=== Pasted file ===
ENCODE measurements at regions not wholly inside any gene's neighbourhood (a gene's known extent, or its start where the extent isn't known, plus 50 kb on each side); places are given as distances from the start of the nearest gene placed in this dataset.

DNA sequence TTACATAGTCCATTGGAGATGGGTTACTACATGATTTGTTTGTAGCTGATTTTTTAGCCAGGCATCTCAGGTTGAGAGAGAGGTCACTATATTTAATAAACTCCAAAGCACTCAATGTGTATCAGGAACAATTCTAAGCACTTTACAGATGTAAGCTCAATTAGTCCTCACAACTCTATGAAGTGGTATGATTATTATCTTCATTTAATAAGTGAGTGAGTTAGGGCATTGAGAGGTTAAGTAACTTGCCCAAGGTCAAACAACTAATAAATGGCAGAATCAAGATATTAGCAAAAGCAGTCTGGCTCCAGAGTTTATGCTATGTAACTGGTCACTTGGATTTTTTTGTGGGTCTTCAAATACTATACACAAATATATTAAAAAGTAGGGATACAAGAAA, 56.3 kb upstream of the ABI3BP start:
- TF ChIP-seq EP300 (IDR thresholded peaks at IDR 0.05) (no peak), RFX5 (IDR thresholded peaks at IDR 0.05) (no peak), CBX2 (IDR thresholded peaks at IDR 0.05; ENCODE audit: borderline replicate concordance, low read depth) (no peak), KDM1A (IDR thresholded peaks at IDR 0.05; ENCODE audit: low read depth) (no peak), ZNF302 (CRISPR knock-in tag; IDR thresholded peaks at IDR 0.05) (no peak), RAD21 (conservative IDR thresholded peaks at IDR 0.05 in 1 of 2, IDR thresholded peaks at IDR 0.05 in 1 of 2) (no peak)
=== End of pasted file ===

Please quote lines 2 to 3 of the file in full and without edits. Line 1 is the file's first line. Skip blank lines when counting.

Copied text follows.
DNA sequence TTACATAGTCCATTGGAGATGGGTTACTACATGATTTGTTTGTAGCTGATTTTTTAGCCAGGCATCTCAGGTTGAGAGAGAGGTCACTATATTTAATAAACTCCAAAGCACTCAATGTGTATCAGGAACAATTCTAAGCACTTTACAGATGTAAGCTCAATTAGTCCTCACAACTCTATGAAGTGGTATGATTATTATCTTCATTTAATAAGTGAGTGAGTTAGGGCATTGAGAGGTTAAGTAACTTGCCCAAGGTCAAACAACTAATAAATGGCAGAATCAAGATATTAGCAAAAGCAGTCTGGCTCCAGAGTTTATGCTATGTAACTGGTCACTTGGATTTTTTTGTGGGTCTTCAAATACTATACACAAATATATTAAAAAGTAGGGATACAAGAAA, 56.3 kb upstream of the ABI3BP start:
- TF ChIP-seq EP300 (IDR thresholded peaks at IDR 0.05) (no peak), RFX5 (IDR thresholded peaks at IDR 0.05) (no peak), CBX2 (IDR thresholded peaks at IDR 0.05; ENCODE audit: borderline replicate concordance, low read depth) (no peak), KDM1A (IDR thresholded peaks at IDR 0.05; ENCODE audit: low read depth) (no peak), ZNF302 (CRISPR knock-in tag; IDR thresholded peaks at IDR 0.05) (no peak), RAD21 (conservative IDR thresholded peaks at IDR 0.05 in 1 of 2, IDR thresholded peaks at IDR 0.05 in 1 of 2) (no peak)